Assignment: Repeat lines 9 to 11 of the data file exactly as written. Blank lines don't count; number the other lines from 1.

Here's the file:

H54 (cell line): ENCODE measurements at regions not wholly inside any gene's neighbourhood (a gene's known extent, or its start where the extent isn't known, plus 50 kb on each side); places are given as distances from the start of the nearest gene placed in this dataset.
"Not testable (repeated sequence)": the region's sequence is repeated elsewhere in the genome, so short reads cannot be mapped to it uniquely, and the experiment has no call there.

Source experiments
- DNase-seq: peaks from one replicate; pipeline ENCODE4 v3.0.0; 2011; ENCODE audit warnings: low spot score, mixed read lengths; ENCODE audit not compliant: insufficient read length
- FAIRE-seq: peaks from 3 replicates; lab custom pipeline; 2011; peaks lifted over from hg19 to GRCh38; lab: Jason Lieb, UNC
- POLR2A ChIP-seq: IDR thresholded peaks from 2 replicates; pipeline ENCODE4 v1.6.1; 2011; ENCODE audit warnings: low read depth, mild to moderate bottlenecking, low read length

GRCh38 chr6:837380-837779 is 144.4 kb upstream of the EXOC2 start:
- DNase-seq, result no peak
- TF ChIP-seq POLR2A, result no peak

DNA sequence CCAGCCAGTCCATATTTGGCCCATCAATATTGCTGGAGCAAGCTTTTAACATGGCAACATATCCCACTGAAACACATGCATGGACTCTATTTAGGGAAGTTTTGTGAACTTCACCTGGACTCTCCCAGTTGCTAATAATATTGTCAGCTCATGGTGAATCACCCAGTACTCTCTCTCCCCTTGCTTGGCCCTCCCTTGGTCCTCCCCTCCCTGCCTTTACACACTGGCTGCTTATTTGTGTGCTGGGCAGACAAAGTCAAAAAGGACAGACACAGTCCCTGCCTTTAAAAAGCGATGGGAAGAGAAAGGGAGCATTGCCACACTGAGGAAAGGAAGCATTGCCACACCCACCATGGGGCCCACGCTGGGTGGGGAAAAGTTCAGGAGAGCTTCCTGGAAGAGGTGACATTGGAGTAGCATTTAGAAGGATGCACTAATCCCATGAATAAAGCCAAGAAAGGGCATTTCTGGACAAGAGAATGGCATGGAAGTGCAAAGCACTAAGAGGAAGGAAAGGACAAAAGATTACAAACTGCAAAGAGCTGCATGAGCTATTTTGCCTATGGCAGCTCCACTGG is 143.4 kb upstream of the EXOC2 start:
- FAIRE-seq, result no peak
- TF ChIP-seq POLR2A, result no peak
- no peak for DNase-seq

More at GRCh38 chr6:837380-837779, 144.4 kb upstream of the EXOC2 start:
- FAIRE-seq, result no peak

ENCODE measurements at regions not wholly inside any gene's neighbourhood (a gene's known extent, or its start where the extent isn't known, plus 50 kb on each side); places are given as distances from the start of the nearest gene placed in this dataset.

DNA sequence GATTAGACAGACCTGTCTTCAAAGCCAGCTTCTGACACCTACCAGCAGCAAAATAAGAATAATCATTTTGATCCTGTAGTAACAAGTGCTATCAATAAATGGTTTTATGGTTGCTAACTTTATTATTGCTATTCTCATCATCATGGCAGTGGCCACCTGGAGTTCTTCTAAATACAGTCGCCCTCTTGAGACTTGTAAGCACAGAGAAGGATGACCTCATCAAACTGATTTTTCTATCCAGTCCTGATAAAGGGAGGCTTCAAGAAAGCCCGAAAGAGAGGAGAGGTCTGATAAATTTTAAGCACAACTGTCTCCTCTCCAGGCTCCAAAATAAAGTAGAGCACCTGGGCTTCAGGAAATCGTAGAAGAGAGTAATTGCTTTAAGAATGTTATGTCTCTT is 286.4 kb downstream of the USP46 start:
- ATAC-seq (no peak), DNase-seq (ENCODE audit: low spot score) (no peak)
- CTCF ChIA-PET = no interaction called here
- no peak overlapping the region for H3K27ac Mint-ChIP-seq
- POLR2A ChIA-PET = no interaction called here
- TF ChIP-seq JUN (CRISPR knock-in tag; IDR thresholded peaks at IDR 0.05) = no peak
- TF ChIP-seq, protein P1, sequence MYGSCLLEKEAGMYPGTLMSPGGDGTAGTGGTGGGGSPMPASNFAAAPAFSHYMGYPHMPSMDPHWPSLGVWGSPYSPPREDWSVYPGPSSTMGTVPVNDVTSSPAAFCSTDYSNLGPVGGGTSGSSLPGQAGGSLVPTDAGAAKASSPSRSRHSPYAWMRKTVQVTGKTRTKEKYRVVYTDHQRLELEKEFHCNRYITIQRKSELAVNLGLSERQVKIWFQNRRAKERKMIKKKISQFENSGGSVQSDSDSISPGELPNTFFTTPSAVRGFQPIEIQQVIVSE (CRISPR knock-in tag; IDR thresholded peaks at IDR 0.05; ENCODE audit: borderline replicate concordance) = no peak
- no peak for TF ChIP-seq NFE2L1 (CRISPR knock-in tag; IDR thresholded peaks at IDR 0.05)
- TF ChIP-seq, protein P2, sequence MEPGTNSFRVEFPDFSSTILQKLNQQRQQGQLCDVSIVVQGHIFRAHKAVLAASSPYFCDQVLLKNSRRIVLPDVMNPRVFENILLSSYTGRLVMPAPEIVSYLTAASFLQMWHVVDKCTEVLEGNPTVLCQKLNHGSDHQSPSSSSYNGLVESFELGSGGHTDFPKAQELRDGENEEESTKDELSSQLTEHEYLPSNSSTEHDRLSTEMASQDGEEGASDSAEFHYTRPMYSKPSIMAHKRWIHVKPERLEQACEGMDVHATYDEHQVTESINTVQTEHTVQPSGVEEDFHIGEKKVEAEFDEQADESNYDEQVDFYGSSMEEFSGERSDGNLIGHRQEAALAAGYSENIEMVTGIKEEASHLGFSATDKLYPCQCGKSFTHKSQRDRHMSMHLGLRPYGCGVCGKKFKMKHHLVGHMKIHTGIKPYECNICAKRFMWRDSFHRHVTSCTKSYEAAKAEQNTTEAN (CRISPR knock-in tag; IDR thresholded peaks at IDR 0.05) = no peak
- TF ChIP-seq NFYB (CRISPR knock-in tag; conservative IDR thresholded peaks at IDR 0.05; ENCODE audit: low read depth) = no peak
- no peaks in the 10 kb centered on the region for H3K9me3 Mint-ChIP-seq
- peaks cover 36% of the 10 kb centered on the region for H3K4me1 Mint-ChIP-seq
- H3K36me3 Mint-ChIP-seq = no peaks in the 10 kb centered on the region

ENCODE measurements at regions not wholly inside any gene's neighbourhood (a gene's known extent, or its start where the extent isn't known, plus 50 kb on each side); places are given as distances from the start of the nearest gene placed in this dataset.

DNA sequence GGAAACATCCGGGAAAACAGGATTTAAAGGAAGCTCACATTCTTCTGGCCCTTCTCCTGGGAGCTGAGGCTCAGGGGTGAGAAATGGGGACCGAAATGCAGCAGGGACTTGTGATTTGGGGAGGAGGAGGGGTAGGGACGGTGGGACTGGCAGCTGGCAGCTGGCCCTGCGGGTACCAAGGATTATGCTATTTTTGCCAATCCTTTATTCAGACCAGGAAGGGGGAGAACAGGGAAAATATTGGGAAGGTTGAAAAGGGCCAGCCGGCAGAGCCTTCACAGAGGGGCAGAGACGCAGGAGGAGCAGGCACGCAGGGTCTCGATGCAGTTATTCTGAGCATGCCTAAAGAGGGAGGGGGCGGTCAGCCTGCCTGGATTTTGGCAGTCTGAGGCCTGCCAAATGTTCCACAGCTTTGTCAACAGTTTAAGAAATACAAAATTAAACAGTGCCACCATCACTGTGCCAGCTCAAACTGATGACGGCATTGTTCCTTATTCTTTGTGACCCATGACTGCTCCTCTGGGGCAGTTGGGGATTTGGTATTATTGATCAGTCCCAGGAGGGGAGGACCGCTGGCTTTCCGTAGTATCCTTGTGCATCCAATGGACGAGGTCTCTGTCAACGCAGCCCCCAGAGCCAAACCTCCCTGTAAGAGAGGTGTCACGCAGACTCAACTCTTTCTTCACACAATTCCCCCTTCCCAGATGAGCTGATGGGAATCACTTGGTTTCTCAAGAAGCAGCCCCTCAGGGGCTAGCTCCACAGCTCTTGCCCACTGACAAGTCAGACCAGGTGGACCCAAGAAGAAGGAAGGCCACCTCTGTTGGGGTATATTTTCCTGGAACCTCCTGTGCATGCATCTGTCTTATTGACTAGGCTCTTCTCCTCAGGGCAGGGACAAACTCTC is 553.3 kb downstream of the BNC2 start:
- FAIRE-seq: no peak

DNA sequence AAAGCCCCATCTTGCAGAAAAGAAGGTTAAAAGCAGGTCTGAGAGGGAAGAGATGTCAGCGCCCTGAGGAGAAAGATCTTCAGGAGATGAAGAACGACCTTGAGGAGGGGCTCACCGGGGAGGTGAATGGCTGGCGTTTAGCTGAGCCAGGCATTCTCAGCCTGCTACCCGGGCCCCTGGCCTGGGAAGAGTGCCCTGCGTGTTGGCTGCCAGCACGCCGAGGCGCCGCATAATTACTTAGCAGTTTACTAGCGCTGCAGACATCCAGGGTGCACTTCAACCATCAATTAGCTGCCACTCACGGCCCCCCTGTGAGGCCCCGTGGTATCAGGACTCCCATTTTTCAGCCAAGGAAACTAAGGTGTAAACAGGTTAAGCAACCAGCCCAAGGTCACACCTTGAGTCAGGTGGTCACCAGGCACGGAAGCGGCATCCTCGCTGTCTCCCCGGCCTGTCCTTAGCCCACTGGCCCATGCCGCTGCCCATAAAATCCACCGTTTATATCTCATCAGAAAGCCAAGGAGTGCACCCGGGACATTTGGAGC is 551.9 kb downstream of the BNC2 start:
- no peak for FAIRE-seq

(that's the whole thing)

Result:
- TF ChIP-seq POLR2A, result no peak

DNA sequence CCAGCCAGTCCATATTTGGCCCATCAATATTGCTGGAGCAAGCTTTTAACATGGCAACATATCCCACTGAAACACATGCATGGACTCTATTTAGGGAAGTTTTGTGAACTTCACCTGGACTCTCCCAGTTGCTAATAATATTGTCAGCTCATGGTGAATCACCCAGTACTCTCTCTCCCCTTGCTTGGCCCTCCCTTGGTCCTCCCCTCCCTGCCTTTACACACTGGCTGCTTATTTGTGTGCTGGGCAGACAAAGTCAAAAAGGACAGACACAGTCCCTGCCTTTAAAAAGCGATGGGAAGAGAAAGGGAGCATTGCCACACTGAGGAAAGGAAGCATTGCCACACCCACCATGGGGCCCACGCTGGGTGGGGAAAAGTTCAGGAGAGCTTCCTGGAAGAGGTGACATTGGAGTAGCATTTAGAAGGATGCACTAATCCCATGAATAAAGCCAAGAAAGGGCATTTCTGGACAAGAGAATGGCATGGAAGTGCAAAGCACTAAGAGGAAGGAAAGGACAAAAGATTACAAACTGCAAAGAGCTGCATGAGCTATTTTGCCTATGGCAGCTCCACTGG is 143.4 kb upstream of the EXOC2 start:
- FAIRE-seq, result no peak